Khadija Almousawi said her husband appears in better condition, but he is still only taking water and juice.
0944 GMT: There has been lots of chatter recently about plans of the six Gulf Co-operation Council nations for "closer union" and whether this could mean an effective merger of Saudi Arabia and Bahrain, with some media playing up the comments of Bahrain's Minister of State for Information, Sameera Rajab. Reports indicate that GCC leaders will discuss the matter in Riyadh on Monday.
So we note this statement of the Bahrain News Agency:
His Royal Highness Prince Khalifa bin Salman Al Khalifa the Prime Minister urged for doubling collective efforts of GCC countries specifically under exceptional current regional circumstances and highlighted the need to deal via a clearcut strategy to surmount the repercussions of present circumstances and challenges which make unity an imperative choice so as to fulfill aspirations of the GCC countries and peoples in achieving more prosperity, security and stability.
HRH the Prime Minister told the daily Saudi newspaper (Riyadh) in an exclusive statement on the occasion of the GCC Consultative Summit meeting hosted in Riyadh, KSA tomorrow that the GCC citizen is so much interested in the announcing of the Gulf Union which is an epoch-making great regional event for the sake of which the GCC leaders have always been working in order to make it a reality as soon as possible.
HRH the Prime Minister hailed the Custodian of the Two Holy Mosques [Saudi] King Abdullah bin Abdulaziz Al Saud for his laudable initiative and efforts for announcing transformation of the GCC organization from the phase of cooperation to ultimate unity and praised the regional, pan-Arab and interatnional role of the Kingdom of Saudi Arabia, citing Saudi efforts which pushed the gears of joint GCC and Arab work forwards.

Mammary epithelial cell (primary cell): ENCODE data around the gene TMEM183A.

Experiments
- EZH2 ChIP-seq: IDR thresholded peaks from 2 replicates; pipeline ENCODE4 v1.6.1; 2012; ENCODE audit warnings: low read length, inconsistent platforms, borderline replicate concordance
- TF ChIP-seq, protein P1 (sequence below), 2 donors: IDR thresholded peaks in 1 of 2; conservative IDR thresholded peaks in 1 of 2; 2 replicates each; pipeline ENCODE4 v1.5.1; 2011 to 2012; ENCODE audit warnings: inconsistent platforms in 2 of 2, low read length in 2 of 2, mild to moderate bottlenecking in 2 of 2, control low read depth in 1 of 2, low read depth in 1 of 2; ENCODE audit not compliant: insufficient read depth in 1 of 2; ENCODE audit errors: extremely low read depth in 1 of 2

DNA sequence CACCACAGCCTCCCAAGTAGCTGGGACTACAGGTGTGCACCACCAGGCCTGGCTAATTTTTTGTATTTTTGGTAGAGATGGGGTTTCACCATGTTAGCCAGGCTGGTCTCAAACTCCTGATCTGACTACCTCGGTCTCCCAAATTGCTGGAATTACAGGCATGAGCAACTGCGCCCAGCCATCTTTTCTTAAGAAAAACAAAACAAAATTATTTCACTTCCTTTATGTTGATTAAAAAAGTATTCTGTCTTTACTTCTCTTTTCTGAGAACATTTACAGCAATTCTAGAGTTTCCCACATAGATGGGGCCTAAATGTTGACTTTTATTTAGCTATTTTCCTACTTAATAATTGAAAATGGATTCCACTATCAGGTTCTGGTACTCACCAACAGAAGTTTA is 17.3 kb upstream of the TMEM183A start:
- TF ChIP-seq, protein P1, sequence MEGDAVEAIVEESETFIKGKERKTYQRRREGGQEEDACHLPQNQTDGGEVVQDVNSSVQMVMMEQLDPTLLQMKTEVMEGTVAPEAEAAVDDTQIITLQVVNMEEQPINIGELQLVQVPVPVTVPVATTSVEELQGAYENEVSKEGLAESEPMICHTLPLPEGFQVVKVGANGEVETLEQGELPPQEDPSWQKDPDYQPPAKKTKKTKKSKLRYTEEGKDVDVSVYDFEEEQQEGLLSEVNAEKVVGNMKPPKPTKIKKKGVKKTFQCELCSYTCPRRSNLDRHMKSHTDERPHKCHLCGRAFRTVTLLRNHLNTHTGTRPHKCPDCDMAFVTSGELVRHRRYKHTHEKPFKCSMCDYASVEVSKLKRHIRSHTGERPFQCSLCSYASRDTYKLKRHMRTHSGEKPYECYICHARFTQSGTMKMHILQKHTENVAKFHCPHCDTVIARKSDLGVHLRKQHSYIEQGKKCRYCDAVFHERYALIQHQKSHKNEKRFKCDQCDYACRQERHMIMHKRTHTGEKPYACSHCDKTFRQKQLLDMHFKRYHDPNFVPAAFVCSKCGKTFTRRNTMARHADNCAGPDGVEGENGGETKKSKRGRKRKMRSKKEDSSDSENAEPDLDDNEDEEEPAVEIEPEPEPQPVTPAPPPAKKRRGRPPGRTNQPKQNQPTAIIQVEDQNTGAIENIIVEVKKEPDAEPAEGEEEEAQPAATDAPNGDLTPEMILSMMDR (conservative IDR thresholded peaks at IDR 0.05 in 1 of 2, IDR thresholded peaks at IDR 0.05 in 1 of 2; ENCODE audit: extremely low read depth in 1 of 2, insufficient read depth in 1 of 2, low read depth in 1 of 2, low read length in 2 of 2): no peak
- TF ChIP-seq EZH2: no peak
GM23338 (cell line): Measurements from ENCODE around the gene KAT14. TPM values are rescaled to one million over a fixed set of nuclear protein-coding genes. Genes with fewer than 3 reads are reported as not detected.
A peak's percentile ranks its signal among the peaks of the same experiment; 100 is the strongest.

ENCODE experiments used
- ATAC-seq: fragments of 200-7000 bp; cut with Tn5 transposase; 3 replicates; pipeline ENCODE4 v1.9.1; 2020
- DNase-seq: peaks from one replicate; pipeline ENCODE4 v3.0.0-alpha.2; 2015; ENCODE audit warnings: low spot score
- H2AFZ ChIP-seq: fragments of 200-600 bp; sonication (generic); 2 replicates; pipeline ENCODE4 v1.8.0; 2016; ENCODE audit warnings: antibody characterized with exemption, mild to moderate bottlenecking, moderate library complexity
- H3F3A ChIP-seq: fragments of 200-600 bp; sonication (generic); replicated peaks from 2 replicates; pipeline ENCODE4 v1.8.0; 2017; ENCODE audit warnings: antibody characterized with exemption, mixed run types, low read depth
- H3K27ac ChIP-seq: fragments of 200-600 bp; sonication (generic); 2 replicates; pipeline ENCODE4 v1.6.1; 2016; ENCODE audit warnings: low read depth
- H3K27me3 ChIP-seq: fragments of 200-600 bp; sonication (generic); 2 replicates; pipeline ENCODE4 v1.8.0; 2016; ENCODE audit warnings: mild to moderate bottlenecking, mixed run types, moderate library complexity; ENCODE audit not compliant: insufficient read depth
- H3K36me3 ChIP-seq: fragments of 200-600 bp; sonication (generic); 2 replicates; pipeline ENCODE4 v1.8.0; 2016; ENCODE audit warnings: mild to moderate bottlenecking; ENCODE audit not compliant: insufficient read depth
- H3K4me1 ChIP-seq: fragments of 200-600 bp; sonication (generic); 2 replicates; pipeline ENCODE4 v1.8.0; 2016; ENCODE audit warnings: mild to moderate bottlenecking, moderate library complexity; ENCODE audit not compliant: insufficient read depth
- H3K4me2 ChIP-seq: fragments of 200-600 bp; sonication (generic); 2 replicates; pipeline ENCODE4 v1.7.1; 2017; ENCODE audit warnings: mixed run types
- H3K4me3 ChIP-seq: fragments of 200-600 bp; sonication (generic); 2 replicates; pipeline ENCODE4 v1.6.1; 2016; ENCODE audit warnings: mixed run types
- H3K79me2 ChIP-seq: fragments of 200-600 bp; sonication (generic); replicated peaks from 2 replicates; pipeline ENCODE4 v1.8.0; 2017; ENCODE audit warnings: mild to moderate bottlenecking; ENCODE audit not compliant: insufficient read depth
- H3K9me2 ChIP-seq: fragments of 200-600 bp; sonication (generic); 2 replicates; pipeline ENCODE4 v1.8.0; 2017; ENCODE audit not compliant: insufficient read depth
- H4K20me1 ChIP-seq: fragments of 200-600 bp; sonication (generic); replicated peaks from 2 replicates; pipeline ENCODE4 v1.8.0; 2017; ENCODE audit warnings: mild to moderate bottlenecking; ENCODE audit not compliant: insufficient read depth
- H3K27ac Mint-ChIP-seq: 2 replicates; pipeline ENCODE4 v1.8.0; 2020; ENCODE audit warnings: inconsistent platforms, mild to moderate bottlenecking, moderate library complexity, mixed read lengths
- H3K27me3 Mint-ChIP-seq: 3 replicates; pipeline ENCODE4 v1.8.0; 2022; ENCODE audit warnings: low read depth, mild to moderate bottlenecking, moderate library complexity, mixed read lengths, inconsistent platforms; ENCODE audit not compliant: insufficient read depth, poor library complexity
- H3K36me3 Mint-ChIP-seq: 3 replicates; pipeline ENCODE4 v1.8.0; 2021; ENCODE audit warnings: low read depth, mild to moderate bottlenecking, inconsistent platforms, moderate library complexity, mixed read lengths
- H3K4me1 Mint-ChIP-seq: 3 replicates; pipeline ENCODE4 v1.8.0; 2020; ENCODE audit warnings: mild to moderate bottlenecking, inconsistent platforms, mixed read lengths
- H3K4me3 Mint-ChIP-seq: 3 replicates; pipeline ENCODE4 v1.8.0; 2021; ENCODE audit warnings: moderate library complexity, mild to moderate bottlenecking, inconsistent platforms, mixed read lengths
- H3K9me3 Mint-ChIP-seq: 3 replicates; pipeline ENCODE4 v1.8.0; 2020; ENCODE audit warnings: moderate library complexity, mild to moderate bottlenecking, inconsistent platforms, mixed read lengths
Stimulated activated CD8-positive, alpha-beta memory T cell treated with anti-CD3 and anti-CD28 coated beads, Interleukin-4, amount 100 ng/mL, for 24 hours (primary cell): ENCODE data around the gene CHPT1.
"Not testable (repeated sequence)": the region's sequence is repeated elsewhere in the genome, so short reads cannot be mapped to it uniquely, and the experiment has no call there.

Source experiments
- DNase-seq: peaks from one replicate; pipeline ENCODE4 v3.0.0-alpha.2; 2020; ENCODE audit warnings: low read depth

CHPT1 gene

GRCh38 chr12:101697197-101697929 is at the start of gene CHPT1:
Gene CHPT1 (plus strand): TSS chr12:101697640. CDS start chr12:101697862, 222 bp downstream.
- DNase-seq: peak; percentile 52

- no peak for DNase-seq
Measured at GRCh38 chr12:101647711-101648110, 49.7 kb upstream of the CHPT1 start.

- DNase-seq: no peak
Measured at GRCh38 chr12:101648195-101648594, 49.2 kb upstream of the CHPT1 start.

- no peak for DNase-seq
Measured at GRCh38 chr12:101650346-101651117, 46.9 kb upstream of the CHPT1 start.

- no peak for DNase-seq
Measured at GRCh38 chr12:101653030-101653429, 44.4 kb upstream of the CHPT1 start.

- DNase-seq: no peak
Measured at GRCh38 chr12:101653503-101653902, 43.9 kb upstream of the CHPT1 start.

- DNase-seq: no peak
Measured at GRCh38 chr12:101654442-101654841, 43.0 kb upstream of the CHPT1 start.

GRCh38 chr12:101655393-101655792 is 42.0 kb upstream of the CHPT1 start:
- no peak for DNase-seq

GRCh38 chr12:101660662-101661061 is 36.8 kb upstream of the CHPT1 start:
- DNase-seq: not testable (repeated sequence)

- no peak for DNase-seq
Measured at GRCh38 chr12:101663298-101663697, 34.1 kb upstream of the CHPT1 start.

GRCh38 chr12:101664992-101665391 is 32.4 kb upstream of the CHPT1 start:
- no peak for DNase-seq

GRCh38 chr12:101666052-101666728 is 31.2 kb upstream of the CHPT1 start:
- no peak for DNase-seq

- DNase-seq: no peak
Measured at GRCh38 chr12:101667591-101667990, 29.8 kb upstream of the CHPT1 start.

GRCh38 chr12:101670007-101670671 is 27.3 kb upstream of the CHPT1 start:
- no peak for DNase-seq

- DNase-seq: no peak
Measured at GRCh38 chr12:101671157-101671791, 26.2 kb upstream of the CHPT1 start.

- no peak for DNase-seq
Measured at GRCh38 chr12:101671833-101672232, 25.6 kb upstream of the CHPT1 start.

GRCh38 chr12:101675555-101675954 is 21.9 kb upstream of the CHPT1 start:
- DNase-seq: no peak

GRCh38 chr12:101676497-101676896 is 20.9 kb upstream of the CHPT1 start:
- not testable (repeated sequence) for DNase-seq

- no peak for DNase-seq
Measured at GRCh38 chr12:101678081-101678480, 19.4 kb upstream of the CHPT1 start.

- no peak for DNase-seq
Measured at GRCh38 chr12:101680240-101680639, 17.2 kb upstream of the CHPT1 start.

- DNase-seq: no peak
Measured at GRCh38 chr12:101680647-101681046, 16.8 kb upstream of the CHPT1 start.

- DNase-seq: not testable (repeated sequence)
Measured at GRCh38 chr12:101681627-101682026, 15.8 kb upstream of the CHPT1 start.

Wyden said a statement, “This is exactly the wrong time to be selling arms to the government of Bahrain. Things are getting worse, not better.”
McGovern said, “Until there is more substantial and lasting progress on human rights, I will continue to oppose arms sales to Bahrain and (will) work in Congress on legislative options to address this issue."
0600 GMT: Physicians for Human Rights, which has closely monitored the situation in Bahrain, has expressed "its deep disappointment" at the US Government's announcement that it is releasing most of the $53 million in weapons it is selling to the Kingdom.
Most of the arms were held up earlier this year because of concerns over human rights violations and lack of reform by the regime.
PHR commented on Saturday, "The Administration’s military assistance to the Gulf Kingdom sends the wrong message to the people of Bahrain who continue to struggle for democracy and could prematurely ease the pressure on the Bahraini government to seriously and meaningfully implement the reform recommendations included in a report by the Bahrain Independent Commission of Inquiry." Deputy Director Richard Sollom, who has been in the country, continued:
Bahraini security forces are stepping up their attacks on civilians, using tear gas indiscriminately against men, women, and children and even firing canisters into homes. The attacks I saw confirmed that the Bahraini government has not made measurable success in ending attacks on civilians.
The PHR also claimed, "Compounding the harm from tear gas attacks, the Government of Bahrain continues to militarise the country’s health care system as a means to intimidate protesters and others in need of medical care."
Sollom concluded, “The US has given away the bargaining power it had to push the Bahraini government to commit to genuine human rights improvements. Today the Administration demonstrated that human rights is not a priority in our relationship with Bahrain,” said Sollom.